In a previous blog on Object
Identifiers (OID) in PKI
, I mentioned creating a certificate template for Remote
Desktop Connection (RDP).  In this blog,
I will show how to create the template, why the OID and extensions are
important, and how to implement it and remove self-signed certificate warnings
from RDP connections. 

Important Note

Prior to Windows Server 2012, a bug existed where using the template Display Name in the GPO (below), would trigger an enrollment, however the policy would not honor it. At each subsequent GPO refresh the process was repeated resulting in huge numbers of RDP certificates being issued. Pay close attention to this if there are server OS(s) below Windows Server 2012 in your environment and use template name or OID when specifying the RDP template.  A best practice I always follow is no spaces in template names and setting template name and template display name to match when possible.

Why Issue RDP Certificates?

There are multiple reasons to issue RDP certificates from a PKI. The most noticeable is the warning displayed when making an RDP connection to a server or client. Upon the first RDP connection, servers and clients generate a self-signed certificate, which are not trusted so the warning is displayed.

The identity of the remote computer cannot be verified. Do you want to connect anyway?

Clicking Yes, to connect sets a bad precedent, especially when checking the box to not be notified again. In servers and clients prior to Windows 8.1 and Server 2012R2, the self-signed certificates were issued based on a SHA1, until an update when they started issuing SHA2 based self-signed.

After following these steps, clients and servers the GPO is
applied to will no longer generate the self-signed certificates and will use
the trusted certificate issued from your PKI to secure the connection.

Current Policies & Corresponding OIDs

To view the policies and OID list, open the certificate templates console (certtmpl.msc), then right click on the console root at the top left and select “View Object Identifiers...

OID(s) that start with are Microsoft based policies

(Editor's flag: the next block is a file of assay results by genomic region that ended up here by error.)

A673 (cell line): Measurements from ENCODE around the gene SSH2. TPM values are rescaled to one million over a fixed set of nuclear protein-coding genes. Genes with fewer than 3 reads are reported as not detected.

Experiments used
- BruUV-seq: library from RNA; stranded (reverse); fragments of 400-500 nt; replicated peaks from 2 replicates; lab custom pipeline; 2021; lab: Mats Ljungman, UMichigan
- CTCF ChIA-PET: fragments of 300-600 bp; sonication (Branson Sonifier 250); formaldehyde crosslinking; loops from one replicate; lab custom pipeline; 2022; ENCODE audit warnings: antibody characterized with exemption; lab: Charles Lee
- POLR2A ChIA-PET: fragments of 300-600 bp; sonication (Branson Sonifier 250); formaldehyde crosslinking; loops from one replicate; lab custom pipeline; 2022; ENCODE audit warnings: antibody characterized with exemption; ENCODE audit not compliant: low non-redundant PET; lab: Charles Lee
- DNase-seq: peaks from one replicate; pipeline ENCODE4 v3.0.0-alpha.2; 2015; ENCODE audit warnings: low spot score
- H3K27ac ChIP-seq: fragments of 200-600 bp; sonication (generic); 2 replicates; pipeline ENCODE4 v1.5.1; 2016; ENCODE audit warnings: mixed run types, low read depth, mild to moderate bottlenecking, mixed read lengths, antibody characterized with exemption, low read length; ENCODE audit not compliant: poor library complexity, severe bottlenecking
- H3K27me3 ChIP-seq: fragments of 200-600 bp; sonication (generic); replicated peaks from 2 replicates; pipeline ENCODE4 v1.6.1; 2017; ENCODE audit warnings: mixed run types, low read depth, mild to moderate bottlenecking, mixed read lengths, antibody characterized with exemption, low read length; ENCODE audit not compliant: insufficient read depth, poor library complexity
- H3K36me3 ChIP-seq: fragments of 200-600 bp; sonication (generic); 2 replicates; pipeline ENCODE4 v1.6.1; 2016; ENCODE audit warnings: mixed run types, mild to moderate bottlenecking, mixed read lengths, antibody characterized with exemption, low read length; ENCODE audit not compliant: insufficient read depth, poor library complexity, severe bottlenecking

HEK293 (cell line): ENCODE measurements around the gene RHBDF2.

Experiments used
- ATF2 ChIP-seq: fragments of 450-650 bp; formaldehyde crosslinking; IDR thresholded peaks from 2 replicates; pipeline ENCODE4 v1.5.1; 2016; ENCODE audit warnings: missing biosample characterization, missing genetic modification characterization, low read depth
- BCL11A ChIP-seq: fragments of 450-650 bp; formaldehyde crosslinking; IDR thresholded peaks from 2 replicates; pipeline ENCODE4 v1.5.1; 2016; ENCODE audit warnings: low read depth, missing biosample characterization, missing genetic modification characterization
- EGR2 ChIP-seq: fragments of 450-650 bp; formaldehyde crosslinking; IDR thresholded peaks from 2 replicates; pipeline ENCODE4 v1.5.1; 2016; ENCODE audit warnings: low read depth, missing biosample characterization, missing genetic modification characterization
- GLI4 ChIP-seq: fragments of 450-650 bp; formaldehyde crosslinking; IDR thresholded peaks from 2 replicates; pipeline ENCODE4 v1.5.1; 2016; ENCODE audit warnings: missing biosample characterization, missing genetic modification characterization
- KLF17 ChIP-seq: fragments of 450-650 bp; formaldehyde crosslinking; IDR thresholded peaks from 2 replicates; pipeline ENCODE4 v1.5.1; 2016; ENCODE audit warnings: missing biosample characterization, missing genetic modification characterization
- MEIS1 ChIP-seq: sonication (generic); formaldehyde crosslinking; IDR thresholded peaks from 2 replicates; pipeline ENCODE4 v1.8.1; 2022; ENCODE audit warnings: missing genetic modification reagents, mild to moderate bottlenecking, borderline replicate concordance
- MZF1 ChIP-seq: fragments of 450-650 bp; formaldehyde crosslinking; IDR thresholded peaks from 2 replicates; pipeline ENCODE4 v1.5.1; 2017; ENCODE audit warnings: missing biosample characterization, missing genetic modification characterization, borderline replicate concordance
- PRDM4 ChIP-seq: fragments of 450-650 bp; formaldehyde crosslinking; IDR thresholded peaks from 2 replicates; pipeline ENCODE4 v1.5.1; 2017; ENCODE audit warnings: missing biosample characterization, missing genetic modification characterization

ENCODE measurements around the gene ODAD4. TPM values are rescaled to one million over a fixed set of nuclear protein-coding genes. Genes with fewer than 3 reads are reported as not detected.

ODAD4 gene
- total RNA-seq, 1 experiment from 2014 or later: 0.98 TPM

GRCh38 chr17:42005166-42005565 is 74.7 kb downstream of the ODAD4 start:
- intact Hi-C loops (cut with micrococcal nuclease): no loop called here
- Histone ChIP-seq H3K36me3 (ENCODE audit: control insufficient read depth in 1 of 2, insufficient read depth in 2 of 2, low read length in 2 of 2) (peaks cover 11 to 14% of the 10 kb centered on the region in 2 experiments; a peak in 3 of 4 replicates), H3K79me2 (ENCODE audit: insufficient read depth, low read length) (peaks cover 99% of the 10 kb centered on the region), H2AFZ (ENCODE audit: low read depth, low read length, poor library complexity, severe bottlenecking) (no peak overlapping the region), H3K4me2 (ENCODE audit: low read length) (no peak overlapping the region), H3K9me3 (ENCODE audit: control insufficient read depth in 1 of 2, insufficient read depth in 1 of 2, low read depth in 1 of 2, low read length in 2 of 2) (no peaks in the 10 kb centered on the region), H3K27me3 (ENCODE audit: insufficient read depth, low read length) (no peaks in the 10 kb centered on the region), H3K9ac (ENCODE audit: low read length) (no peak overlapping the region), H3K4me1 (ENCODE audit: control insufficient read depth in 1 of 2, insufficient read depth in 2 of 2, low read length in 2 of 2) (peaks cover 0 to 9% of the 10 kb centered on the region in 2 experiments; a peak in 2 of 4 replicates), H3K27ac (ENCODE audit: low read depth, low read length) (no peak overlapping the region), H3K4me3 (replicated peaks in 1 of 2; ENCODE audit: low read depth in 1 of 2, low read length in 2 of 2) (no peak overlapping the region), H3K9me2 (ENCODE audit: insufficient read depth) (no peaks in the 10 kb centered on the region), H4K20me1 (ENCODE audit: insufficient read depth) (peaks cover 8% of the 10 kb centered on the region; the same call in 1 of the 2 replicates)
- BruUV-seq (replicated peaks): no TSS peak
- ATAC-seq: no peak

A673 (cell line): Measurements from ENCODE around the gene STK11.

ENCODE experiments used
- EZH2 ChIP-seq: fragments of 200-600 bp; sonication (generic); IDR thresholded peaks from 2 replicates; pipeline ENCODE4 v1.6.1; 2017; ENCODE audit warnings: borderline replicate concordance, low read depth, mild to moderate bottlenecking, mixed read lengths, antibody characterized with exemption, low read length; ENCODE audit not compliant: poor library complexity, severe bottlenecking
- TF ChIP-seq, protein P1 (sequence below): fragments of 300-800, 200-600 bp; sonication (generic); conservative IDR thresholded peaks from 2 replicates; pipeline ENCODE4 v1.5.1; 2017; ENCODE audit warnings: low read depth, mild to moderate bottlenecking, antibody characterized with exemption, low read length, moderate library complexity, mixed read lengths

The highlighted policy above is Microsoft’s OID designation
for Remote Desktop Authentication ( but isn’t present by
default and must be created.

Creating Remote
Desktop Authentication Policy

To create the policy, open certificate templates console (certtmpl.msc)
then right click on the default Computer template and duplicate template. Highlight
the Extensions tab and select Application Polices and click Edit.
 Select Client and Server Authentication
polices and Remove. Now click Add and the Add Application Policy
box opens; select New and in the New Application Policy dialog box enter
“Remote Desktop Authentication” in the Name field and
in the Object Identifier field (delete the default value in the box) then OK
out. On the Security tab set Read and Enroll for targeted servers or
groups. On the General tab, set the Template
display name
and Template name to
match exactly with no spaces. (Example: NewRDPTemplate)

Utilizing the New Certificate Template

Publish the new RDP template to a certificate authority.  For servers to automatically enroll and stop generating and using self-signed certificates a GPO must be configured. The GPO settings are located under:  Computer Configuration, Policies, Administrative Templates, Windows Components, Remote Desktop Services, Remote Desktop Session Host, Security, Server Authentication certificate template. Update the policy with the template name or OID of the RDP certificate template and select the enable radio button then OK. When the GPO refresh applies to targeted servers they will enroll for the new certificate and use it for RDP connections.

Configuration of GPO using Template Name
Template Name Example
Configuration of GPO using OID
OID Example

When setting the Certificate Template Name for RDP template in the GPO, rather than using the template name, the templates OID may also be used. The OID is shown under the Extension tab in the Certificate Template Information or via Certutil: Certutil -adtemplate -v “<template name>”.

Jake Grandlienard

About Jake Grandlienard

Jacob Grandlienard brings more than 19 years of industry experience as a senior level engineer. He has spent the past 10 years designing, leading, and training clients in Public Key Infrastructure (PKI) implementations for medium to enterprise-scale Fortune 500 companies. He specializes in PKI implementations of Microsoft-based identity solutions, including Microsoft Active Directory Certificate Services (ADCS) as well as integration with other security and identity management technologies. Jacob is a subject matter expert in PKI, mobile device management software, smart card management software, and Hardware Security Module (HSM) integration.


  1. Avatar Michael Keane on March 27, 2020 at 10:56 am

    Very good article. I have my environment configured in the same way, however, we encounter a small problem with this setup.